Allergen Specific Immunotherapy

Allergen-Specific Immunotherapy (ASIT).

If your pet has been diagnosed with environmental allergies (Atopic dermatitis), your vet may recommend allergy desensitization via a process known as Allergen-specific Immunotherapy.

What is Allergen-Specific Immunotherapy (ASIT)?

In short Allergen-specific Immunotherapy can be considered as an “allergy vaccine”. Approximately 60-80% of pets show good (some medical therapy still needed) to excellent (no other therapy needed) response. Clinical improvement is often noted after 3-6 months, however, can take up to 1 year in some dogs to assess the response.

Allergy testing is first required (Serum IgE or Intradermal skin testing). This will allow your veterinarian to pinpoint specifically what environmental allergies (e.g. mold, dust mites, fleas, pollen, etc.) your pet is allergic to. After a list of specific allergens is compiled a veterinarian may recommend either subcutaneous (under the skin) injection or lingual (under the tongue) desensitization.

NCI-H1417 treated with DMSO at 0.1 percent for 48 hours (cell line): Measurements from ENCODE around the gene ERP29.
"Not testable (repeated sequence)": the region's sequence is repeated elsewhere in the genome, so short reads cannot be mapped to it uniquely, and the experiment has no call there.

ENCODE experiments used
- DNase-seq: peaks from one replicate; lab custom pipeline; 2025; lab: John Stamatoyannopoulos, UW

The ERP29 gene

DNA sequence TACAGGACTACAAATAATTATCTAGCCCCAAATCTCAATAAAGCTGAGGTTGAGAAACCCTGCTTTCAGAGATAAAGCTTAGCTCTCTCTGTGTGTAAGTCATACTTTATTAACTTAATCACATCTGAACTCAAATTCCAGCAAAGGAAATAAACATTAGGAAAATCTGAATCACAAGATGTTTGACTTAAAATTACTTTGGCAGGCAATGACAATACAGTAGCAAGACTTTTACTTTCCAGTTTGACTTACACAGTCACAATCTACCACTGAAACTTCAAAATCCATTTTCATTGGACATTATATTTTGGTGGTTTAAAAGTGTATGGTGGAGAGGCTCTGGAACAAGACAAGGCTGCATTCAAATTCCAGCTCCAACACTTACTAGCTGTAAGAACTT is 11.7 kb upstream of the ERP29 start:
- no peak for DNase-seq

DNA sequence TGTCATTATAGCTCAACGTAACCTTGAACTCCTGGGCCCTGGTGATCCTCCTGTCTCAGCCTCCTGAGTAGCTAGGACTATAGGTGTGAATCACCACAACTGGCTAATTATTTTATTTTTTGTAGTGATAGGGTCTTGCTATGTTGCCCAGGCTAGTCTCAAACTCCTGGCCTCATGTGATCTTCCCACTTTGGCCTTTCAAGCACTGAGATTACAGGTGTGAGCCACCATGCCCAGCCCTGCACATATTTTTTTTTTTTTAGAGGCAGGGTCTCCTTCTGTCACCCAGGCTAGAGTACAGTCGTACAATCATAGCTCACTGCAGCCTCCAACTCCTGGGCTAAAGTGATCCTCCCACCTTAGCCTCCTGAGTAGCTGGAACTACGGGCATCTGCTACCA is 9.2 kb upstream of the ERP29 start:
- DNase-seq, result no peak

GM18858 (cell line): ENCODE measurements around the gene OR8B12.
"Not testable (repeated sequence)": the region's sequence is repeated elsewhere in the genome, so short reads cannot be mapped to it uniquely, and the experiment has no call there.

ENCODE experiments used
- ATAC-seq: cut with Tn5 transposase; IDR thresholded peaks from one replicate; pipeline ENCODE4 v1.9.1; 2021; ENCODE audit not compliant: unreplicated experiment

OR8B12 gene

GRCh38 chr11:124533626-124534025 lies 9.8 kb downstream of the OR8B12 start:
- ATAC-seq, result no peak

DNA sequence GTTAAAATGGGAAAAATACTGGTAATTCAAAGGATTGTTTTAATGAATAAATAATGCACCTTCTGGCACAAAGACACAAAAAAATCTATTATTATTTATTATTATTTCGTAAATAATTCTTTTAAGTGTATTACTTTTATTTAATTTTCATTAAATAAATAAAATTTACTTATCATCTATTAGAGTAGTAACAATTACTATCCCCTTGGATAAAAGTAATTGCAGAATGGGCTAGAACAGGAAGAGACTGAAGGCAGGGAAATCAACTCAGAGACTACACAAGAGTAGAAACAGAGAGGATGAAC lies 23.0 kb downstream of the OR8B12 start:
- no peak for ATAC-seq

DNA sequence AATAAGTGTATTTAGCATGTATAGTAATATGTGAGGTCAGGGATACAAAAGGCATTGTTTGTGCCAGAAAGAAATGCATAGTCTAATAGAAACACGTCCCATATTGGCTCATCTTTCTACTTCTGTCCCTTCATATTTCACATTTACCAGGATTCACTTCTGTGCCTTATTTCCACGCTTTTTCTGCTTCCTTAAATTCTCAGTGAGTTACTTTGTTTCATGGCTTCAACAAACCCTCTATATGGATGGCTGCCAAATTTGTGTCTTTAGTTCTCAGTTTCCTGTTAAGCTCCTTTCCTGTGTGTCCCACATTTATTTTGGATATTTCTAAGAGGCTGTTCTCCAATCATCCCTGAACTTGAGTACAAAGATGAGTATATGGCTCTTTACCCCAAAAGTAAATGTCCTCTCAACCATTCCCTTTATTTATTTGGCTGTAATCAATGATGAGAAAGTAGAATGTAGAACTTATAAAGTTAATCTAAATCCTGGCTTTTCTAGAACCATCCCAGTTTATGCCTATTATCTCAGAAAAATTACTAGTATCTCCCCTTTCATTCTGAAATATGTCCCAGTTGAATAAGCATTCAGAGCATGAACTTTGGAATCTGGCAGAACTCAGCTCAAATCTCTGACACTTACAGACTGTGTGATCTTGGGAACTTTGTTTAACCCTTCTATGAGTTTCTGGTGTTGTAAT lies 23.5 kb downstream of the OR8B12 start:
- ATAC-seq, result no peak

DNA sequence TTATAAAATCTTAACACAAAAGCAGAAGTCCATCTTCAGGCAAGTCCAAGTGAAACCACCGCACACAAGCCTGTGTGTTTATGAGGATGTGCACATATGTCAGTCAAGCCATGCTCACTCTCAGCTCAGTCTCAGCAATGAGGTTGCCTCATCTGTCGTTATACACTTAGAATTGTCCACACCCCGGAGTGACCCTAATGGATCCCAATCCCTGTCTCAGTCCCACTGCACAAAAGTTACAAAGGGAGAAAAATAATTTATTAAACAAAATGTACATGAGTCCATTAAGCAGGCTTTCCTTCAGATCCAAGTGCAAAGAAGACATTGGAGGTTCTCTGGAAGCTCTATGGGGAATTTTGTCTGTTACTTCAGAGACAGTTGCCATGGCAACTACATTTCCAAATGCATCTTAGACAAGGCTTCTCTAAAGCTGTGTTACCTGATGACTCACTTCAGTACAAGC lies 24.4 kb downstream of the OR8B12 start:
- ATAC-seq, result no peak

Is Allergen-Specific Immunotherapy safe?
Allergen-specific immunotherapy is one of the safest treatment options for the long-term management of allergic disease. Although rare, there is a chance of an allergic reaction to the injection or allergy drops.

Mild reactions may include small amount of redness at the injection site. If the lingual treatment option is elected mild facial irritation or drooling can occur.

Rarely, clinical signs of a more severe reaction may occur. If you observe any unusual reactions contact your veterinary professional immediately.